The Witch’s Cauldron
- Wednesday, 1 February 2017
- Winiger Ridge, Roosevelt National Forest, Boulder County, Colorado
- Time 0825
- Elevation – 8000’
- Windy, 40℉
- Distance one way from car – 1.6 miles
This marks the fifth week of this project for 2017. Not until Wednesday did I get out this week and thus, I’m making my first entry for the month of February. I head to a predetermined area expecting to experience one thing; at the end of the hour I end up in a much different place.
I traverse over a mile and a half from the car. My original intent was to trek most of the day and find a spot to sit. But my work schedule changed and I need to make this a morning venture.
I arrive at Winiger Ridge, an area I have visited many times before, but always in late summer or autumn. This is elk wintering ground and where deer live year round. On my drive in I passed by a herd of elk so I’m guessing I won’t find them on this ridge today.
The wind is strong from the west and while it is not cold I don’t want to endure an hour of the wind in my face. I find a spot at a charred, living Ponderosa Pine. I remove my glove and touch the bark. My finger picks up the charcoal and I make a note not to lean back against the tree and muss my jacket. Sitting at the top of a draw below the ridge and out of the wind, I know it is a good spot because three feet below me is a bed from an animal. The area is swept clean of debris where the ungulate created a space to rest. It’s a typical spot, high up in the draw, but below the ridge. The vantage point is a good one.
I face south/southeast. Glancing left in the draw the area is barren, with little in the way of trees. The hillside contains cactus, a few large rocks and grasses. No snow lies on this south facing east side of the draw. Gazing down and then up the west side of the ravine the landscape is much different; completely snow covered, a nice stand of Ponderosa Pines, a smattering of Aspen trees and some shrubs. The snow is covered in elk tracks up and down the hillside. This is where they were.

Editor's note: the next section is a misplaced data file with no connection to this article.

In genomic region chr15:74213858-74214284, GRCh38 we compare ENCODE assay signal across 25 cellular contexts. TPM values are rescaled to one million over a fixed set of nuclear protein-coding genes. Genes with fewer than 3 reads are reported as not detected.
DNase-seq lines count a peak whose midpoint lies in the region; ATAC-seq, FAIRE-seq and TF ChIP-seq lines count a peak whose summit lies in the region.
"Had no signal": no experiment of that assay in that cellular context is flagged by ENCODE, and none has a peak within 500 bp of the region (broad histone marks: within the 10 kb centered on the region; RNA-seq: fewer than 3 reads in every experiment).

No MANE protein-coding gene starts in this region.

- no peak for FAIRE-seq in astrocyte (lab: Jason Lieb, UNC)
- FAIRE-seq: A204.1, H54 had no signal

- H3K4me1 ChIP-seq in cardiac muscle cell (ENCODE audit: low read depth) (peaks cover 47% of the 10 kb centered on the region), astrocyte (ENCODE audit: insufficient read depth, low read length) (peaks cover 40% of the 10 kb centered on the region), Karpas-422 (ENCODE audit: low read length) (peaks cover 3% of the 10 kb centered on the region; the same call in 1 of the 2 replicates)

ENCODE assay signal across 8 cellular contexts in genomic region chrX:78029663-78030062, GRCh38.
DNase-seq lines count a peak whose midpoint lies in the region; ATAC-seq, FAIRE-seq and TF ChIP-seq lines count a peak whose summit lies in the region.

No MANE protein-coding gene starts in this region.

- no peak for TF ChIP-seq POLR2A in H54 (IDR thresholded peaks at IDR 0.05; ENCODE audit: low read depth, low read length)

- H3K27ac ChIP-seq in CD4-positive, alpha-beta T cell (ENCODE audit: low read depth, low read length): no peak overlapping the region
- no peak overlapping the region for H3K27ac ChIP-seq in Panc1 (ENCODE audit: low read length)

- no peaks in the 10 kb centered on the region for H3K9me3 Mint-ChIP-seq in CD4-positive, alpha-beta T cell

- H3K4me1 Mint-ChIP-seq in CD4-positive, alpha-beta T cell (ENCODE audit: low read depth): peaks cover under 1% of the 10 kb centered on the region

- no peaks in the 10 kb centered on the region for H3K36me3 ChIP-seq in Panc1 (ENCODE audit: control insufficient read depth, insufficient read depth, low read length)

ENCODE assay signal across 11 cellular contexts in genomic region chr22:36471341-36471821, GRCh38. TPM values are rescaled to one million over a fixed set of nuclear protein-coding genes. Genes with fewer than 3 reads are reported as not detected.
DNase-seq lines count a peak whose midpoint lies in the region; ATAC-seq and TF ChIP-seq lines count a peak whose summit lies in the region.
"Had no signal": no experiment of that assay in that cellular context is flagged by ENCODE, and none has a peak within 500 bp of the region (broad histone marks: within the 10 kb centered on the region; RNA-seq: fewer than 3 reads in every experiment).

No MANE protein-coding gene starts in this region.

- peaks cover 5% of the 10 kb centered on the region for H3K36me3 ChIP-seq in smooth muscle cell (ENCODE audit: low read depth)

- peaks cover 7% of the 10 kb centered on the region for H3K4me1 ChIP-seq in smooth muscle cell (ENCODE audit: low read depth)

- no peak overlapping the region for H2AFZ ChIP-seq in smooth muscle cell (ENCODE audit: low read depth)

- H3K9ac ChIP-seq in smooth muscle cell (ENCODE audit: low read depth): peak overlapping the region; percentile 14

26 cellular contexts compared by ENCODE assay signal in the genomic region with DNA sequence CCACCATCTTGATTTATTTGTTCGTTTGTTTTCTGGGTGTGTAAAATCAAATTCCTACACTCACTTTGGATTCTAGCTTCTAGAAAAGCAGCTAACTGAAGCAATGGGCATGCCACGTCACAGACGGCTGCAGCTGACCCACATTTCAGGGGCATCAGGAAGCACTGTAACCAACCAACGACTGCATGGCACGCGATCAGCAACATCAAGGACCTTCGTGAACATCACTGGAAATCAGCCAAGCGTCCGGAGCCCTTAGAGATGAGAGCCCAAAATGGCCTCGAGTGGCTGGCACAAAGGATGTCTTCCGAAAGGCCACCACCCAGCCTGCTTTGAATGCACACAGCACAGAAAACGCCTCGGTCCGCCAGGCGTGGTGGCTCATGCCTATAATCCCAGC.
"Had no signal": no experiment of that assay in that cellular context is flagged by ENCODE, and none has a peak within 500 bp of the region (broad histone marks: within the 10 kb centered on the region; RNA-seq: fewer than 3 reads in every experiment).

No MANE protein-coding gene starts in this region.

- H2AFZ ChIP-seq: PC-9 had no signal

Again, I have a big view. It is the season of dormancy. Nothing is growing and the birds are quieter. There is not much in the way of smell. Because of this, I tend to go for a bigger view of things, to gaze upon a grander scale.
A weather phenomenon is taking place. I drove through it, and then up and out of it when I came here, almost 3000’ higher than where I started back at my house. Today, an inversion is occurring. It’s not uncommon on the front range of Colorado. Cold dense air (24ºF this morning) becomes trapped below warmer air (about 40ºF where I sit) that reigns higher up in altitude. Fog remains trapped in a valley below, or in this case, the plains which begin to spread east from the Rocky Mountain’s front range.
As I have driven and then climbed higher than the inversion I am now witness to the spectacle below me. I gaze toward Eldorado Canyon and see the fog and clouds fighting to climb out of the valley to the higher elevations above. Tendrils rise in and out of the ridges, allowing me to see more easily the topography and definition of the mountains to my southeast. I am able to count nine ridges between where I sit and Eldorado Mountain, the rising clouds assisting in delineating the different ridgelines.
I hear birds below me and with the aid of my field glasses I can make out a few flitting about in the pines 100 yards away to my right. My mind drifts to spring, the sounds and smells, but I discipline my mind and attention to stay in this moment, this hour, 28:20 into the winter watch.
At 32 minutes I don my lined, deerskin gloves over top of my wool gloves as the chill sets in. To the west, the sky is brilliant blue. In the east there are clouds and horizontal lines in the sky. Opposing views battle for my attention. The drama playing out in the east wins this morning.
The clouds, or rather, rising fog is mesmerizing. I feel as though I am watching a boiling witch’s cauldron. The rising and falling of the smoky steam, lifting, dropping, growing, evaporating. Over the past 40 minutes the fog has lifted slightly west and gained altitude. It moves faster and collects above the ridges, three banks merging in an attempt to collect as one unit.
My fingertips and knees grow chilled at 45 minutes. The area, so tracked up from wildlife is devoid of animals this morning. It matters little as I gaze at the fog in the valley that now appears as ocean spray. Waves curl back as the surf moves in, and repeats its cycle, then goes calm as I sit patiently for the next wave to come forth.
A train whistle blows, battling to be heard above the wind. As I close this hour, I’m grateful I walked five more minutes to gain the vantage point I currently have. Had I stopped on the east side of the ravine I would have missed the spectacle of the morning’s inversion.
These times, the hours sitting out of doors, bring about the unexpected. I ask each week, “What could I possibly see that is different in nature, from previous weeks?”
“I have so much to show you”, nature replies, “give me your time and you’ll have no regrets.”